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    6kb to be precise
    Thanx delinear, your a life saver. Take a quick look see, obviously I just threw this together here, and its not exactly what I would call the most stable, but let me know if there is anything you would improve upon. Also, I'll be unlinking my original files and dumping the data into a database, but I'll take care of that after:
    PHP Code:
        $name split('wordml://'$image->getAttribute('name'));
        if (!
    file_exists('./images/bin/' $name[1]))
        {
            
    $imagedata base64_decode($image->nodeValue);
            
            
    $handle = @fopen('./images/bin/' $name[1], 'w+b');

            if (
    fwrite($handle$imagedata) === FALSE)
            {
                echo 
    'Cannot modify/create data';
            }
            
    fclose($handle);        
        }

        
    $image './images/bin/' $name[1];
        
    $imagedata getimagesize($image);
        
    print_r($imagedata);
        switch (
    $imagedata['mime'])
        {
            case 
    'image/png':
                
    $newimage imagecreatefrompng($image);
                break;
            case 
    'image/jpeg'
                
    $newimage imagecreatefromjpeg($image);
                break;
            
        }
        if (!empty(
    $newimage))
        {
            
    $maxwidth 100// We shall scale down all objects to a max of 100px in width and resize according to % aspect ratio
            
            
            
    if ($imagedata[0] > $maxwidth)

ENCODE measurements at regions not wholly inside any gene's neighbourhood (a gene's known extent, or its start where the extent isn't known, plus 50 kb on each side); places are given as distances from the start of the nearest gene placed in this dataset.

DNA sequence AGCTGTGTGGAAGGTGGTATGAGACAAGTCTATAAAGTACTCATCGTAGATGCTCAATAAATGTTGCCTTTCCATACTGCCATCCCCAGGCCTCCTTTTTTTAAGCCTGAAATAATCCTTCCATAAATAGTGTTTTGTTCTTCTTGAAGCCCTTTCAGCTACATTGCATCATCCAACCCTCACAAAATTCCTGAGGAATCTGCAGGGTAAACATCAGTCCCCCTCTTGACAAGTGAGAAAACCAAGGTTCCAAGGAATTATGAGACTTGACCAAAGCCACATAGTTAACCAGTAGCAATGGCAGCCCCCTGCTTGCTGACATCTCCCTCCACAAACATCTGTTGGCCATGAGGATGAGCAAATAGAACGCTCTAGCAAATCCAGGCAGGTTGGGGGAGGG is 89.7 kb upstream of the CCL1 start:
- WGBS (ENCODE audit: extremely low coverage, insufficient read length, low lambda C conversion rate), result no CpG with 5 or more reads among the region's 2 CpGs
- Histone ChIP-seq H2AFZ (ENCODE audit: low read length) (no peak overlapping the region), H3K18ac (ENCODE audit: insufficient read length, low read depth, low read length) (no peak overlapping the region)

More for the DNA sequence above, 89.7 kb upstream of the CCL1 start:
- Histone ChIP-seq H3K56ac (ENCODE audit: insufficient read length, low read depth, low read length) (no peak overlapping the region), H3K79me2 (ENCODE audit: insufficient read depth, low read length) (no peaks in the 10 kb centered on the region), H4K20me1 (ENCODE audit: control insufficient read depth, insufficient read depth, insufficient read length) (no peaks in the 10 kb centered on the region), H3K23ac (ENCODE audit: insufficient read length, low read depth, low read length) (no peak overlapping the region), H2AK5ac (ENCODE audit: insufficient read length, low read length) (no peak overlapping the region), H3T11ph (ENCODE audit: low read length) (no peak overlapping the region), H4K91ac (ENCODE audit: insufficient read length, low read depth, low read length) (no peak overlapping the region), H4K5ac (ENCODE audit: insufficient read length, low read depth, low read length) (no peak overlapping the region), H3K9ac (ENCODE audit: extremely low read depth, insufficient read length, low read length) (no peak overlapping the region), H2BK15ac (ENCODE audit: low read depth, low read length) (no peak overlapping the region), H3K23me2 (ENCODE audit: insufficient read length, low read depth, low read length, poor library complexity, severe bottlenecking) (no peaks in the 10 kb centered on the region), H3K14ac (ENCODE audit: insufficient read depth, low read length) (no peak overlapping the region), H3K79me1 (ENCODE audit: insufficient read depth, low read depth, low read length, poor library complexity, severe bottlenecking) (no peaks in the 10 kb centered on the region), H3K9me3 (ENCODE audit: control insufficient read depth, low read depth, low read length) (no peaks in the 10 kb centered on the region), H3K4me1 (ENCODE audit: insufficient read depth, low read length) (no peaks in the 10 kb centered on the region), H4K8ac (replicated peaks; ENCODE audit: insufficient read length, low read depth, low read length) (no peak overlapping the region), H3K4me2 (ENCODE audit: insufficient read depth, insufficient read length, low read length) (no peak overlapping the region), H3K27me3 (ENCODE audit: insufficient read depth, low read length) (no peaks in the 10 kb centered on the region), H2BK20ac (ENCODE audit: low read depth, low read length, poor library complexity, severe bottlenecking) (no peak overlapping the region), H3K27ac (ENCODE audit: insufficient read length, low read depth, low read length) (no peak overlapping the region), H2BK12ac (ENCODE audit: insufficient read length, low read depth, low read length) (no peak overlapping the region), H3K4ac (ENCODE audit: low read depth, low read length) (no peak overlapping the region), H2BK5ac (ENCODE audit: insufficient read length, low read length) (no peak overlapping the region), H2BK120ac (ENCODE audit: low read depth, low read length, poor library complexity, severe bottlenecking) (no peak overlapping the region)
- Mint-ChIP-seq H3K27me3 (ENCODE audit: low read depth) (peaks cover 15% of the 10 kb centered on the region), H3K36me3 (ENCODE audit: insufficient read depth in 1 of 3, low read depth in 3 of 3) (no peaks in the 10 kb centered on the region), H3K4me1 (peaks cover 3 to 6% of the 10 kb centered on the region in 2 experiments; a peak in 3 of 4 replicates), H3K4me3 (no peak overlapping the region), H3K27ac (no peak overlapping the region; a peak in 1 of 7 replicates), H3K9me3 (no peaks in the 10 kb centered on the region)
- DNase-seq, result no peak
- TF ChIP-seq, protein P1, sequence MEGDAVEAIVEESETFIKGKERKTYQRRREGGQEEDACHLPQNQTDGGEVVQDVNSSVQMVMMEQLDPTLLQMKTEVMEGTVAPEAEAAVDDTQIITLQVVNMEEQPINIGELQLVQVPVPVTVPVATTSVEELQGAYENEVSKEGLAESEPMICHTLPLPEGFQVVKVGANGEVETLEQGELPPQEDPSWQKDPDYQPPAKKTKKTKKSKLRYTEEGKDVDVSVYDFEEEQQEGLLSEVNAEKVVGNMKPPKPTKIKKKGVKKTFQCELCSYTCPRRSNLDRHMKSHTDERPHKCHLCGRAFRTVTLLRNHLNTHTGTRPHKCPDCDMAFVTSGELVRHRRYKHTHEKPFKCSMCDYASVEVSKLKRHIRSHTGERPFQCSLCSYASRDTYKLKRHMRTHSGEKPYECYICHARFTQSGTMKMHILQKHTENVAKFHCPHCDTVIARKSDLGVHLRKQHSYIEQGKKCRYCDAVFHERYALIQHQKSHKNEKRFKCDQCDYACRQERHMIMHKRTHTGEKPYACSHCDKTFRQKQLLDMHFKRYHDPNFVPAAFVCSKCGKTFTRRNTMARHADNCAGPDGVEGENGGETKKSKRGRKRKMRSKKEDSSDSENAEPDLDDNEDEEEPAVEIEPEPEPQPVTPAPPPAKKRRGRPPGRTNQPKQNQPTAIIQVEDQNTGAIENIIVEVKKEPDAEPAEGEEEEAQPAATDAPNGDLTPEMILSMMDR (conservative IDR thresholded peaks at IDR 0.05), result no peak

{
                
    $new_size_ratio number_format($maxwidth/$imagedata[0], 3); // Round to three decimal places for fairly accurate precision
                
    $new_width $maxwidth;
                
    $new_height floor($imagedata[1]*$new_size_ratio);
                
                
    // Create the new image with these proportions:
                
    $dest_image imagecreate($new_width$new_height);
                
                
                
    // Create the new image:
                
    imagecopyresized($dest_image$newimage0000$new_width$new_height$imagedata[0], $imagedata[1]); // Umm... this right?
                
    imagepng($dest_image'./images/bin/' $name[1]);  // Needn't worry about the extension ATM
                
    imagedestroy($dest_image);

            }
        }
        unset(
    $image$imagedata$newimage); 
    Interestingly enough, this is all contained within an xpath foreach query, though if I don't unset the $newimage data, it will retain the previous image's information. Thats kind off odd, and it shouldn't really do that as it will overright the original data. Of course, I may be mistaken, as originally I had the mime case set as image/jpg instead of image/jpeg so obviously it had no case :P